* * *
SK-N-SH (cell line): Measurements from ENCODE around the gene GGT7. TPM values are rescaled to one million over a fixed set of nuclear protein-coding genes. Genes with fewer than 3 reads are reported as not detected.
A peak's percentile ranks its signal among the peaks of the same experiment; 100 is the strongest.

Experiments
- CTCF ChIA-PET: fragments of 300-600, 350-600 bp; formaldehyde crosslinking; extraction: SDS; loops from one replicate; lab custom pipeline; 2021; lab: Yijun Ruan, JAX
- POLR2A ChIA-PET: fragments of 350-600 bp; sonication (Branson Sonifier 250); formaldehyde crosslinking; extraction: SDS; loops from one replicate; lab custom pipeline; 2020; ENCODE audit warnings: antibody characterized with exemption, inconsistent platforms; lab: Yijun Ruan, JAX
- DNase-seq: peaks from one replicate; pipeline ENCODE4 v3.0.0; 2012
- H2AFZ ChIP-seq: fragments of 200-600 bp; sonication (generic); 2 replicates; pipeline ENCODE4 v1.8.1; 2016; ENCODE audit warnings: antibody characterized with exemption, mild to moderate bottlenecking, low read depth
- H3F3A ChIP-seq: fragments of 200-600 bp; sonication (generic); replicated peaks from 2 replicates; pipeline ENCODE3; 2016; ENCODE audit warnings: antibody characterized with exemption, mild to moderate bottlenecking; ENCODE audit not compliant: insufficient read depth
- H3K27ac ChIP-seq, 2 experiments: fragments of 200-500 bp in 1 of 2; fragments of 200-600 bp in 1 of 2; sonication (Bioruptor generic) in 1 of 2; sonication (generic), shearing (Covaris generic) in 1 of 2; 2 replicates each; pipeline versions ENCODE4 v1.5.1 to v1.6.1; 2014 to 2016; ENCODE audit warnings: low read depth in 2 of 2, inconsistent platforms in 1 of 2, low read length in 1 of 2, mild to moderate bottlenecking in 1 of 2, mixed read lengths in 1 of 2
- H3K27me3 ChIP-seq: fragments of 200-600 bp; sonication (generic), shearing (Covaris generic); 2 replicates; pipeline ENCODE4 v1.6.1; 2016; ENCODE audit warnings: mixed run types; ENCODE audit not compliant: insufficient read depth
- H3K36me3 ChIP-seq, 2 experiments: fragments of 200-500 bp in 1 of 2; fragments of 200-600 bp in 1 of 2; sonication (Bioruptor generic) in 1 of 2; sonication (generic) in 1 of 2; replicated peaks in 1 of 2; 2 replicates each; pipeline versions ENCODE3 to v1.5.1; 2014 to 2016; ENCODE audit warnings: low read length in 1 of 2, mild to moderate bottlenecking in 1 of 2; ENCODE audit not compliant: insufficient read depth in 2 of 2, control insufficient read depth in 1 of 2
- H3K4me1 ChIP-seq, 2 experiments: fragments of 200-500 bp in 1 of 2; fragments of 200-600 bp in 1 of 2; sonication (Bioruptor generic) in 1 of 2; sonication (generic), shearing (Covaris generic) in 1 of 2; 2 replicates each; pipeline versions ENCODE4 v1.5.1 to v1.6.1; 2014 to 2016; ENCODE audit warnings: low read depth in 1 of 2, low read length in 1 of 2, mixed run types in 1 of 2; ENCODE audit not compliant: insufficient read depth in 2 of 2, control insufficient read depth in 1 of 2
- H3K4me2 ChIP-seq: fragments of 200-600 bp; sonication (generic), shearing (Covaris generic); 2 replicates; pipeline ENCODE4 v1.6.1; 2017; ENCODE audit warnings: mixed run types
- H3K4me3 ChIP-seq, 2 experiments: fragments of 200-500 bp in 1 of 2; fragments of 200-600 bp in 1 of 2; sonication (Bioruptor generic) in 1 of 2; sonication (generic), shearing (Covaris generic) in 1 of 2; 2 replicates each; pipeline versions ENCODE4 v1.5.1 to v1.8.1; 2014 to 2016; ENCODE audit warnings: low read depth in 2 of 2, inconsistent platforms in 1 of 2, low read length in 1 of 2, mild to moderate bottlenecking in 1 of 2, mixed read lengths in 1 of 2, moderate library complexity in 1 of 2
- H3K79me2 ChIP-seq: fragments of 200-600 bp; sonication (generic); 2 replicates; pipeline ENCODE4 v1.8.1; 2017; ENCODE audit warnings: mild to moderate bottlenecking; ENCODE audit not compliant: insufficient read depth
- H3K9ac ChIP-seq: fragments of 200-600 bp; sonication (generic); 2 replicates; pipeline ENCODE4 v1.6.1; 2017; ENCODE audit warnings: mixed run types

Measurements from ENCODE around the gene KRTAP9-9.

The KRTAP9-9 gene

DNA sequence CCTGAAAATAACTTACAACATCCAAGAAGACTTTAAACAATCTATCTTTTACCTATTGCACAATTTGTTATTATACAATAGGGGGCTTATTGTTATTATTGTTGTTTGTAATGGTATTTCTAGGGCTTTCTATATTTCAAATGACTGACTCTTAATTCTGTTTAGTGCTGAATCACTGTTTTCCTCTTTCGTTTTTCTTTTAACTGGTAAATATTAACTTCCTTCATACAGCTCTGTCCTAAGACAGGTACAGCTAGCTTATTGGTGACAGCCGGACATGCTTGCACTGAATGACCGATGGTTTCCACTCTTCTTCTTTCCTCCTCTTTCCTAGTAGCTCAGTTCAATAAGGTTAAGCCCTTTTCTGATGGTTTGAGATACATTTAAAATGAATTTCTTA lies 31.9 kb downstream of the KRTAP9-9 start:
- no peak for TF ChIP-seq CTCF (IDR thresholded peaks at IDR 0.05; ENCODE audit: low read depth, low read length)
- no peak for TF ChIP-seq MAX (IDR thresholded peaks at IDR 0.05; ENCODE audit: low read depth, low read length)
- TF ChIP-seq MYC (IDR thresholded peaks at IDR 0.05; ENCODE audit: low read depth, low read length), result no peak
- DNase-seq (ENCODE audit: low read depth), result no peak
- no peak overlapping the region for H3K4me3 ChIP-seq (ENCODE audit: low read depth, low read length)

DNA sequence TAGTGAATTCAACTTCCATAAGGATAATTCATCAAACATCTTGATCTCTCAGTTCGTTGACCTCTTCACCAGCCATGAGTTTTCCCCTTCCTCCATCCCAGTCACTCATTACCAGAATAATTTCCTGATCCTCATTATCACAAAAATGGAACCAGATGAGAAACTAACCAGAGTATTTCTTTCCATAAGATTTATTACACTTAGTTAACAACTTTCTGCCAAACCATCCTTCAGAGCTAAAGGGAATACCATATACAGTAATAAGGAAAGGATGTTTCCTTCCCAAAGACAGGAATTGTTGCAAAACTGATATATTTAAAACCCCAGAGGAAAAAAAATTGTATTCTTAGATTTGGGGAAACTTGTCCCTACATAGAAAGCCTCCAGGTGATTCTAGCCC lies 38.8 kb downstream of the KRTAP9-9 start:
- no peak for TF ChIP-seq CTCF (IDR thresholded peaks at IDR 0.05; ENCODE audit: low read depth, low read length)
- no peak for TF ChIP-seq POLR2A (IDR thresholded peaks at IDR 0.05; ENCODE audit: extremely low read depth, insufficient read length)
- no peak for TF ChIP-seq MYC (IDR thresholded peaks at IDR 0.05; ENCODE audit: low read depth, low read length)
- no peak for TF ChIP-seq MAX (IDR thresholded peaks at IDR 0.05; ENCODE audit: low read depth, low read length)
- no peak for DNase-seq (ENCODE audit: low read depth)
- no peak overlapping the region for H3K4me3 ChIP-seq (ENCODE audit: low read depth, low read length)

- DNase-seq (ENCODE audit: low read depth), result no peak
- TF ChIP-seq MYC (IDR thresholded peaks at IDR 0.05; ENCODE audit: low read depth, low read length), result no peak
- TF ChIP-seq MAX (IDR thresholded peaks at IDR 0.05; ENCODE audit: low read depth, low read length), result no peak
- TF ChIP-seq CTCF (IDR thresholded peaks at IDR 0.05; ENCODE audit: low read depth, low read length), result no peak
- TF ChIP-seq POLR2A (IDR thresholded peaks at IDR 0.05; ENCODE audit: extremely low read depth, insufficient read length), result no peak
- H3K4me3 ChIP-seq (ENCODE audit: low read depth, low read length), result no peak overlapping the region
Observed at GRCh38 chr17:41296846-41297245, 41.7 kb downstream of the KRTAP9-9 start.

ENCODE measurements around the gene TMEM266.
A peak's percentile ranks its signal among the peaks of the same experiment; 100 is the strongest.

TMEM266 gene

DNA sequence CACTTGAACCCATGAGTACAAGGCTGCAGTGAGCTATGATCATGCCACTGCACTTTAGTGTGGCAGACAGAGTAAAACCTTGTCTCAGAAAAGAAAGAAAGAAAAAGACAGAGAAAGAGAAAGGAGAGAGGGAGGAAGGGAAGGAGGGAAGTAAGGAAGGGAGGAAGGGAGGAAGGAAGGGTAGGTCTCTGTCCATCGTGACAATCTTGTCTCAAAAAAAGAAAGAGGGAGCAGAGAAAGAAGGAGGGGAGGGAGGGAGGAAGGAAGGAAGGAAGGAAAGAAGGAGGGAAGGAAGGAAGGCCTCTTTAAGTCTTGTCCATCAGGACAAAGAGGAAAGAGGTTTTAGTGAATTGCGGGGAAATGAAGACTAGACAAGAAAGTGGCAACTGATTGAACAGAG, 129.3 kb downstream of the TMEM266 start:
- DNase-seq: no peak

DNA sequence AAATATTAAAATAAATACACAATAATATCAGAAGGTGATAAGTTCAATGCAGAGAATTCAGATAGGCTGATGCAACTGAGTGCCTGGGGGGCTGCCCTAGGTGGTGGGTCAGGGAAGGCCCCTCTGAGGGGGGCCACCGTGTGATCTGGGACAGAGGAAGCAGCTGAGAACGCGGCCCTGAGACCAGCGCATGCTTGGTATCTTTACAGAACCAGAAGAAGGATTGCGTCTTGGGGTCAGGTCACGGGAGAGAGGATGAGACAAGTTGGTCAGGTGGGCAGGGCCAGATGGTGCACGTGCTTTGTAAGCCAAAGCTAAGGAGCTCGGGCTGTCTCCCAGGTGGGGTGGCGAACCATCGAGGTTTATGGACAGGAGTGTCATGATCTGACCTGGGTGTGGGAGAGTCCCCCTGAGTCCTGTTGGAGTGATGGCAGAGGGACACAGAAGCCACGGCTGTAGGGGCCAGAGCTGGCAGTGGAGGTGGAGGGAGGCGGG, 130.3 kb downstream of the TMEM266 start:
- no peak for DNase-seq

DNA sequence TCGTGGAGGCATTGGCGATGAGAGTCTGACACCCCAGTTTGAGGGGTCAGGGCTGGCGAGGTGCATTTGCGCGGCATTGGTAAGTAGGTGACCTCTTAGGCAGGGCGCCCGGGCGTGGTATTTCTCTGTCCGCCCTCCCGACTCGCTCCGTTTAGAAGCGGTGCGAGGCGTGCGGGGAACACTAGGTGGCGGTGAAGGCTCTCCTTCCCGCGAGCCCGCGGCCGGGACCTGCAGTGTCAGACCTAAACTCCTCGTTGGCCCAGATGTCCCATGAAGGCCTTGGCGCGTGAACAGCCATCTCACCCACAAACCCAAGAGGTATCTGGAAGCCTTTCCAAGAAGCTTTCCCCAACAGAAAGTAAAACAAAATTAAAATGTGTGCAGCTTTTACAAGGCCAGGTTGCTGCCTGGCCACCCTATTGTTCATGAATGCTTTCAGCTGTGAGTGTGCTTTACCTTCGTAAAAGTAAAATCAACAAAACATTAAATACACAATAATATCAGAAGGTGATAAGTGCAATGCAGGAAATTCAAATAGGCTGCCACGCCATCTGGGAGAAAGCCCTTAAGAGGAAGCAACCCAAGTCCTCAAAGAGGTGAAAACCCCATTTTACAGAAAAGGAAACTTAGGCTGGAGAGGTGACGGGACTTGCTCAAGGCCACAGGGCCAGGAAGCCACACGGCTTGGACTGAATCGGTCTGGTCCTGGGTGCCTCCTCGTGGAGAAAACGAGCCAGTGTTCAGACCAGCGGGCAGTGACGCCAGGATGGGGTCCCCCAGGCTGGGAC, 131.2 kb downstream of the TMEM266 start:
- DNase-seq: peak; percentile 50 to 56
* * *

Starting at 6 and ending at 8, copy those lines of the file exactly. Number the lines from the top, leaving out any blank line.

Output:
- DNase-seq: peaks from one replicate; pipeline ENCODE4 v3.0.0; 2012
- H2AFZ ChIP-seq: fragments of 200-600 bp; sonication (generic); 2 replicates; pipeline ENCODE4 v1.8.1; 2016; ENCODE audit warnings: antibody characterized with exemption, mild to moderate bottlenecking, low read depth
- H3F3A ChIP-seq: fragments of 200-600 bp; sonication (generic); replicated peaks from 2 replicates; pipeline ENCODE3; 2016; ENCODE audit warnings: antibody characterized with exemption, mild to moderate bottlenecking; ENCODE audit not compliant: insufficient read depth